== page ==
Other Types of Trust
While there are a large number of trust types available to potential settlors under English law, perhaps understandably a small group tend to be used more frequently than others. This is clearly because many individuals wish to establish trusts for similar reasons; these most often include estate planning or financial provision for dependants. However, in certain circumstances more esoteric trust types may better suit the situation.
Fixed TrustsFixed trusts are a potentially useful solution for situations in which the settlor wishes for their estate to be disbursed to a number of beneficiaries in certain proportions. In these cases the trustees have no discretion regarding the amount that is to be disbursed, to whom it is to be disbursed, or when. Rather, the terms of the trust are set in advance by the settlor.
The defining characteristic of a fixed trust is that the settlor pre-determines the proportion of the assets placed in trust that will be disbursed to each beneficiary. It is important to note that the value of these assets need not be known. In fact, it is frequently impossible to predict this value; fixed trusts are often funded with shares, the price of which obviously fluctuates.
Discretionary TrustsIn contrast to fixed trusts, discretionary trusts offer significant freedom to the trustees. Under these arrangements, the trustees can exercise their discretion regarding the amount to be disbursed, the timing of the disbursal and, in some cases, whether or not assets should be transferred to individual beneficiaries at all. Frequently the settlor will provide guidance to the trustees to explain their intentions. This normally takes the form of a ‘letter of wishes’. This is not, however, legally binding upon the trustees; rather, it is considered to be a statement of intent to which the trustees should refer when making decisions regarding the management of the trust and its assets.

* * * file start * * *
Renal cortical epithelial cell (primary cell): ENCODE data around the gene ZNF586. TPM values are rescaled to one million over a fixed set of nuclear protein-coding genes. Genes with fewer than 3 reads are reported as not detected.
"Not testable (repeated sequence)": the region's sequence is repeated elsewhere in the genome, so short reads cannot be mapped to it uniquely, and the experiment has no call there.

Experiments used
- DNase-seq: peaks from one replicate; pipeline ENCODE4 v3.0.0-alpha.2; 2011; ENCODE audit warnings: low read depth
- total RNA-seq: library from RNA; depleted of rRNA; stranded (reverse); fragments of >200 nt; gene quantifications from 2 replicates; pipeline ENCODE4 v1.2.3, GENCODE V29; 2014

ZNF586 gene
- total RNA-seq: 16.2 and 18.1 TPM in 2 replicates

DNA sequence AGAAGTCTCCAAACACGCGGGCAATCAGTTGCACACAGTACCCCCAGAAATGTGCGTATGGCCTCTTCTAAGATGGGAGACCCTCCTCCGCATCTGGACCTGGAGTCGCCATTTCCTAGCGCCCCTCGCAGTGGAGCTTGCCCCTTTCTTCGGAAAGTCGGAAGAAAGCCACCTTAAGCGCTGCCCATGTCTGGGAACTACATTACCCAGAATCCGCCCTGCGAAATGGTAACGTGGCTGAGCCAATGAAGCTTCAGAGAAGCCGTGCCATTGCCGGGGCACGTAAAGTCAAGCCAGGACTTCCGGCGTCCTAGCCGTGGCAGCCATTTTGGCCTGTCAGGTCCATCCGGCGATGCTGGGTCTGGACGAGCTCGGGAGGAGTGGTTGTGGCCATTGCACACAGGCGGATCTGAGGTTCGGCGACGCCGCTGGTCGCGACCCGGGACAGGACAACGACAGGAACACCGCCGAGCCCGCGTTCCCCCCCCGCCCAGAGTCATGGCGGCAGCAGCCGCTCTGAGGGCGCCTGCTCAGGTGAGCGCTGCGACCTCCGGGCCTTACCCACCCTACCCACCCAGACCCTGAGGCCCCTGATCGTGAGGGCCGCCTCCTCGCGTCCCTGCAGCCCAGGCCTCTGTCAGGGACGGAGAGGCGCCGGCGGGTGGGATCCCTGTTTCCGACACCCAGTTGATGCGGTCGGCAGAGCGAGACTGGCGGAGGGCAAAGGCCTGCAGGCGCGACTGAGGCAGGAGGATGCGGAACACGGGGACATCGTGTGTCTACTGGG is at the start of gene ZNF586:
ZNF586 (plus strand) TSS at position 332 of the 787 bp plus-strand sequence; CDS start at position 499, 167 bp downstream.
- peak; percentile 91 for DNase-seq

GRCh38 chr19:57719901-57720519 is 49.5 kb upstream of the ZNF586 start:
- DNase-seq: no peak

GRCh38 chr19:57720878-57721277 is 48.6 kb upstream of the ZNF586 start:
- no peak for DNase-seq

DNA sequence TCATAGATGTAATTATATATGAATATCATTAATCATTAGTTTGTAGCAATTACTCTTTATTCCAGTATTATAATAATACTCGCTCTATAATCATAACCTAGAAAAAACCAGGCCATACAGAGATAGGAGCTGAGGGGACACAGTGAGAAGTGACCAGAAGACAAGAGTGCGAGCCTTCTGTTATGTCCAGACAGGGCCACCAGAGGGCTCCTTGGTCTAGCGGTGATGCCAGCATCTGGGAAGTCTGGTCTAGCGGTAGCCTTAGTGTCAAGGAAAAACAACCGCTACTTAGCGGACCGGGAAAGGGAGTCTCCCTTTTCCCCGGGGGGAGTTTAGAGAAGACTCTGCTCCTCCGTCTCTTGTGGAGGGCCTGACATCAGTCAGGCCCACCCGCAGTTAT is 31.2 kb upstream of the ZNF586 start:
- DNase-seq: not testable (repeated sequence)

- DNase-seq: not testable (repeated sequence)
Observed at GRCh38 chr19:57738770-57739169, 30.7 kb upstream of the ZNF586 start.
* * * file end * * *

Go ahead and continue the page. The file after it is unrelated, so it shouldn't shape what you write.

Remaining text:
Hybrid TrustsHybrid trusts are more complex. The terms of these trusts are designed to ensure that they can adapt to suit any unforeseen situation, be that a change in family circumstances or the tax schedule. Hybrid trusts offer trustees as much power as they would be granted in a straightforward discretionary trust, but combine this with other trust types as a ‘stop-gap’ measure.
A hybrid trust might, for example, state that the trustees should decide on the ultimate disbursement of the assets but, until that time, it should take on the character of an interest in possession trust; thus, the income generated by the trust should be paid to a particular individual until such time as the trustees make a decision.
During this period, however, the trustees have the power to change the individual to whom the income is being paid. Alternatively, if the hybrid trust takes on the character of an accumulation and maintenance trust until the trustees make their own decision, maintenance payments will be paid to the relevant individual until they reach a specified age.
‘Stock’ trust documents are frequently inefficient, particularly if the settlor’s affairs are particularly complex. As such, it is worth investigating some of the less frequently used trust types to investigate their potential.